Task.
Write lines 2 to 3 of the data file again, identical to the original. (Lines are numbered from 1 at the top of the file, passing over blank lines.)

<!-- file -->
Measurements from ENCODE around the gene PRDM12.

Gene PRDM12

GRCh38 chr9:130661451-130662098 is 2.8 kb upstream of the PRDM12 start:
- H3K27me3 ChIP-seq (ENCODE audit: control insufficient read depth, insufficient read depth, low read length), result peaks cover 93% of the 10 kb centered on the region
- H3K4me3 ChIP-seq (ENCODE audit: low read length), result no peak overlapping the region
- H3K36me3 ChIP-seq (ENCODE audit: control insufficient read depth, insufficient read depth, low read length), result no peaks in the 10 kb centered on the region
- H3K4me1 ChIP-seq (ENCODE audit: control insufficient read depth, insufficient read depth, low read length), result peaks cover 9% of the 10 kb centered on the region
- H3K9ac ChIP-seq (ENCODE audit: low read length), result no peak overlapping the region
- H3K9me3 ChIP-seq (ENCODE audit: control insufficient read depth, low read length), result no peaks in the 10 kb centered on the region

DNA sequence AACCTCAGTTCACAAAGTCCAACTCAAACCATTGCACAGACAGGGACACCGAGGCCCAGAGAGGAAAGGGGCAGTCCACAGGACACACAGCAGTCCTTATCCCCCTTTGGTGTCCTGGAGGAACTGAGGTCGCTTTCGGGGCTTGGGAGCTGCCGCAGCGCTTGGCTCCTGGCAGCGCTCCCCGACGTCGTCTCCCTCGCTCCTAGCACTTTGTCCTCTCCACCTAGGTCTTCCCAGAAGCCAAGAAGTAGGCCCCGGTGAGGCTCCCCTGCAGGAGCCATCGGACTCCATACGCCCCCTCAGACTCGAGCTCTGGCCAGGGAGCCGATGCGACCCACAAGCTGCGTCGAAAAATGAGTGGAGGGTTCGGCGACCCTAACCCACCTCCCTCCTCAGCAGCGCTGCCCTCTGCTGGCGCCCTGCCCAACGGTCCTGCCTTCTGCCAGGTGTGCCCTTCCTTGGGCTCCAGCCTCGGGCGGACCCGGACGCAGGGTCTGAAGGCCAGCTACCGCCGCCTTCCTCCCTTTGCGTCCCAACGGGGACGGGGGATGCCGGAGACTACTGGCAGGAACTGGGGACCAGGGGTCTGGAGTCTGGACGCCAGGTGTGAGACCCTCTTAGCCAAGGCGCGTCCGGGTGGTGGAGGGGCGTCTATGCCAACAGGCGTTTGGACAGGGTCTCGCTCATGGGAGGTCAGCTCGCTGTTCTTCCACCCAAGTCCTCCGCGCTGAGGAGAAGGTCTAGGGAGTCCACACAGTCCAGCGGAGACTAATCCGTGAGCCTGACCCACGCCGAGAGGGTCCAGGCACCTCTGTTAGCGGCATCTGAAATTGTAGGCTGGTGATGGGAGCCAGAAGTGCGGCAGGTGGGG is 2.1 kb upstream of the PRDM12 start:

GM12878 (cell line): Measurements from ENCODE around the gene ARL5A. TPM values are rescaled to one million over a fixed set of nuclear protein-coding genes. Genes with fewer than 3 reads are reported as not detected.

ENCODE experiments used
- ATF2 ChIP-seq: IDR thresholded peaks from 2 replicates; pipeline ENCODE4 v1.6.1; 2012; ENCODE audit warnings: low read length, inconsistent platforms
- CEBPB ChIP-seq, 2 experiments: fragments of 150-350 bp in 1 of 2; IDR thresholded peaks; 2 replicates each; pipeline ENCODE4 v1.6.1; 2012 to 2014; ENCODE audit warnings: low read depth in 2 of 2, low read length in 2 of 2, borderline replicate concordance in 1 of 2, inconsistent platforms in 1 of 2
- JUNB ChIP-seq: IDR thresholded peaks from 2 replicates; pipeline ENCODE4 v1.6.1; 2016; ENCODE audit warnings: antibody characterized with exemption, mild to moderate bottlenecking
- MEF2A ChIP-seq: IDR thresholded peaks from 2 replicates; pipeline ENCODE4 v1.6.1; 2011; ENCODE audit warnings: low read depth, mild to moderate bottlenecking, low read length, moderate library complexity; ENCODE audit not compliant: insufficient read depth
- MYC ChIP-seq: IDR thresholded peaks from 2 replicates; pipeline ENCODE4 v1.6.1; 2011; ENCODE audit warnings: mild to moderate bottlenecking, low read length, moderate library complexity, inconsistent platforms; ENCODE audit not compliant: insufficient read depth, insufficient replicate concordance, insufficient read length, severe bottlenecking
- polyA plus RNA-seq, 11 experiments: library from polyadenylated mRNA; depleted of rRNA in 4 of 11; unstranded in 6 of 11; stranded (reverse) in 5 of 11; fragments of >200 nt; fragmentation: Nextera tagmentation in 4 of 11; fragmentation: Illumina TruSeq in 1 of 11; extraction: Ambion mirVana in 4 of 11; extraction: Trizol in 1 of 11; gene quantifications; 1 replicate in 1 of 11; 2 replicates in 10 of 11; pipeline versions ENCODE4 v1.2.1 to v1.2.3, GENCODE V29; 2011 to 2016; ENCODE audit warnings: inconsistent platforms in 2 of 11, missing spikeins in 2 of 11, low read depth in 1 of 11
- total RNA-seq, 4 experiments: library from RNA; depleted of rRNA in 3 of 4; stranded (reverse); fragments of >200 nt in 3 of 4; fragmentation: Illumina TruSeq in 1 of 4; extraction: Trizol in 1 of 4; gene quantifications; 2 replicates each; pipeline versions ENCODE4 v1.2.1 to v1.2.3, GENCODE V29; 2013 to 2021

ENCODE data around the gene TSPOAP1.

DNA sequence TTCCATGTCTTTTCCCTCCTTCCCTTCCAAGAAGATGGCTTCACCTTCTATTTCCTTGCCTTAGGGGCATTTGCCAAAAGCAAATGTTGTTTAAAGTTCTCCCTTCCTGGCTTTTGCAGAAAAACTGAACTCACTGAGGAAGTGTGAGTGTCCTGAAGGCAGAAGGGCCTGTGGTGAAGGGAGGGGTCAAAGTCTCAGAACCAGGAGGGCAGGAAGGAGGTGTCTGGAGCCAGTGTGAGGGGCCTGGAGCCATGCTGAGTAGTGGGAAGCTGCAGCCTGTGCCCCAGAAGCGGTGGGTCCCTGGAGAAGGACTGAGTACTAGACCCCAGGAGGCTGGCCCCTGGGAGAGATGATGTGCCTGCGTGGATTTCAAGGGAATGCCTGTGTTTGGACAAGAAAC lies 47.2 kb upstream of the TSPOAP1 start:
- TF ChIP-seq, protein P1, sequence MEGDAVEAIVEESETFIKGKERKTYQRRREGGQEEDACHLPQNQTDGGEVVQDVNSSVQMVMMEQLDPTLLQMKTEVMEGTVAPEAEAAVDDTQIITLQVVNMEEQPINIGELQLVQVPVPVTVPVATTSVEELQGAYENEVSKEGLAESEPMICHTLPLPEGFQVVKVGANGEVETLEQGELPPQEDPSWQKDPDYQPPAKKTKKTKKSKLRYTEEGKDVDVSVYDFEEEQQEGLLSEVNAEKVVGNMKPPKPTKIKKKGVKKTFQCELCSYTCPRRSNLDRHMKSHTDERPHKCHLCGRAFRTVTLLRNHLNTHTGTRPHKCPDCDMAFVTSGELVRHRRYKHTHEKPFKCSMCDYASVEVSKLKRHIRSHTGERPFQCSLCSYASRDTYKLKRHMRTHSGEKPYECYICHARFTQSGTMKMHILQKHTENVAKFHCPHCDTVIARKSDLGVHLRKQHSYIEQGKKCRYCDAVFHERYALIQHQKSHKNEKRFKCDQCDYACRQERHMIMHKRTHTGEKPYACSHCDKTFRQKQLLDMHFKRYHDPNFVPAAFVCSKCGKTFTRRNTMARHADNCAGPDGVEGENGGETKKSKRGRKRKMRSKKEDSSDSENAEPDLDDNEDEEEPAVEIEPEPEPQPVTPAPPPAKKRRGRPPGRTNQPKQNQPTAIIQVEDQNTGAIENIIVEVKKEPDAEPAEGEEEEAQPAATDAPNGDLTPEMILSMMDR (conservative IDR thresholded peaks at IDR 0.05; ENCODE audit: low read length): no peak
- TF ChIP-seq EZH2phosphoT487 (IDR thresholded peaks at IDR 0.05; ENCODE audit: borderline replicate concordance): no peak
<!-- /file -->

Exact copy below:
Gene PRDM12

GRCh38 chr9:130661451-130662098 is 2.8 kb upstream of the PRDM12 start: